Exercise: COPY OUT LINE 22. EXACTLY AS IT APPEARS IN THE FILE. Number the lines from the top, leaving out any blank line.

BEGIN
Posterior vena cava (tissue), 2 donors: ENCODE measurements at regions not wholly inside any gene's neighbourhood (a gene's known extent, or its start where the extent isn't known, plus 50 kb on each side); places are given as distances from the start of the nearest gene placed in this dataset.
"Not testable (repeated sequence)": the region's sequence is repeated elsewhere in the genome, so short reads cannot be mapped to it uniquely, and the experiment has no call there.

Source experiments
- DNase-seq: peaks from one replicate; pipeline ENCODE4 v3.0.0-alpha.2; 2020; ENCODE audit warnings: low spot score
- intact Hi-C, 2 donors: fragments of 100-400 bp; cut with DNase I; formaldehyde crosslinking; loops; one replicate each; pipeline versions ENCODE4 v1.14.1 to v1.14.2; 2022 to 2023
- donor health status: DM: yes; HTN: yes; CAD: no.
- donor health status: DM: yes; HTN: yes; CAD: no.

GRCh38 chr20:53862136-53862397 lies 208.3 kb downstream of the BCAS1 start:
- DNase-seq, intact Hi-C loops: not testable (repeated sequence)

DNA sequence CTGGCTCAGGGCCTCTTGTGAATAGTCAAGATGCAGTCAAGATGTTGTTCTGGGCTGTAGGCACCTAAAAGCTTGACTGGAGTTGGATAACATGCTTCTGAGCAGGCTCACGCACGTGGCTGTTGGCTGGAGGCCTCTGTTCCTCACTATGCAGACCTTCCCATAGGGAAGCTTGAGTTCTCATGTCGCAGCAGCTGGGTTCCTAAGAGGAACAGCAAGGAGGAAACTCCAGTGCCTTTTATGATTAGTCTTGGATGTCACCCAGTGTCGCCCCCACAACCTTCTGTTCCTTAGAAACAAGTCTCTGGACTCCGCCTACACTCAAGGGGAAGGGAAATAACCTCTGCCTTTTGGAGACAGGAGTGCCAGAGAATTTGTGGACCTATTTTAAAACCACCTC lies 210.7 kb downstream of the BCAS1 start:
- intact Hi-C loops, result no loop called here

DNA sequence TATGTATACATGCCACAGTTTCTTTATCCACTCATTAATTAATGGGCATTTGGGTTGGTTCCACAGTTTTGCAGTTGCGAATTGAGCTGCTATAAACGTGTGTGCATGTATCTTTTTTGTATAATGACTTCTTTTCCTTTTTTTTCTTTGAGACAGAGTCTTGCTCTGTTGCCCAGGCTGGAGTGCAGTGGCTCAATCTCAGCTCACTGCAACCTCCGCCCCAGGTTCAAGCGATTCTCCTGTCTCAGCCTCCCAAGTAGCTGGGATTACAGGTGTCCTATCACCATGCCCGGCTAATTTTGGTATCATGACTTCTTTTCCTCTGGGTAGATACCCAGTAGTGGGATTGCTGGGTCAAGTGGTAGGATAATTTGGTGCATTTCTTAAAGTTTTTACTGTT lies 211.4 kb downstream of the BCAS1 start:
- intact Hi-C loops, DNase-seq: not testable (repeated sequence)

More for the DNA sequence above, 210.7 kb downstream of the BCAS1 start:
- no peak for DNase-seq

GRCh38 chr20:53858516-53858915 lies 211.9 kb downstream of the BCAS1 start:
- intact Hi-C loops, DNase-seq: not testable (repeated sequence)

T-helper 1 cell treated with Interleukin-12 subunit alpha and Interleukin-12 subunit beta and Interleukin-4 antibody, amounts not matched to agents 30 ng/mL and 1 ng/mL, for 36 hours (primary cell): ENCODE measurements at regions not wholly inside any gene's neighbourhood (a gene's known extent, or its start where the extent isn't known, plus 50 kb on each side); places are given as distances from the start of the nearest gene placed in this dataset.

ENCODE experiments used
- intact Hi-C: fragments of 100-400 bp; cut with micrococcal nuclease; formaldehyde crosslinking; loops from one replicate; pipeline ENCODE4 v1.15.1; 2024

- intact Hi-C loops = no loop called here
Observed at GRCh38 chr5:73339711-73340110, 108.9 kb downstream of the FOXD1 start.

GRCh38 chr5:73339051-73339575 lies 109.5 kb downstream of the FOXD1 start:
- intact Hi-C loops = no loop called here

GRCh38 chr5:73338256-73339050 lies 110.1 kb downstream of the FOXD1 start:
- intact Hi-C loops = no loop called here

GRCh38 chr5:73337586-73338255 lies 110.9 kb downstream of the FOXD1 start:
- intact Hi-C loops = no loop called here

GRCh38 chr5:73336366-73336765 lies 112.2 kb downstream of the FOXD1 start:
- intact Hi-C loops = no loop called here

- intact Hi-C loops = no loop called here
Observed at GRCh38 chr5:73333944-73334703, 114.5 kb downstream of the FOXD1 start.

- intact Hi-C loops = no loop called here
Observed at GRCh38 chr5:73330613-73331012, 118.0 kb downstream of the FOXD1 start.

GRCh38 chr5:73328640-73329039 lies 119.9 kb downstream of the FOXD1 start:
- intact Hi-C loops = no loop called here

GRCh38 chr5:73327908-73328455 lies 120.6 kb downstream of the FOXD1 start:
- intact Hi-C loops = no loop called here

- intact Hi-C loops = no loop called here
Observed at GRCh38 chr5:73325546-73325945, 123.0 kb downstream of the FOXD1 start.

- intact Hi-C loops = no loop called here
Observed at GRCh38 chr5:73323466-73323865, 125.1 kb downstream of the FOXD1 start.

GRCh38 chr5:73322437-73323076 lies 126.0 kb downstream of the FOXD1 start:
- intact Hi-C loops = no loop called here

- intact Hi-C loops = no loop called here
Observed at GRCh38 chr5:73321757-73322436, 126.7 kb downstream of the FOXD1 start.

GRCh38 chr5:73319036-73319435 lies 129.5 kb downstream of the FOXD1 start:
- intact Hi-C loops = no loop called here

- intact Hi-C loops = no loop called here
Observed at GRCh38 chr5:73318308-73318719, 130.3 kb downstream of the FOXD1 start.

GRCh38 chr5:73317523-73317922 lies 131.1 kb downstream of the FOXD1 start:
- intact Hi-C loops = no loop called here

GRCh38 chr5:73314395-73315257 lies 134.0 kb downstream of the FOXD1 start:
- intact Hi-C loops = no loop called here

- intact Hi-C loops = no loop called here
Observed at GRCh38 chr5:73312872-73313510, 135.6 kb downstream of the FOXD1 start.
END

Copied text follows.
Observed at GRCh38 chr5:73339711-73340110, 108.9 kb downstream of the FOXD1 start.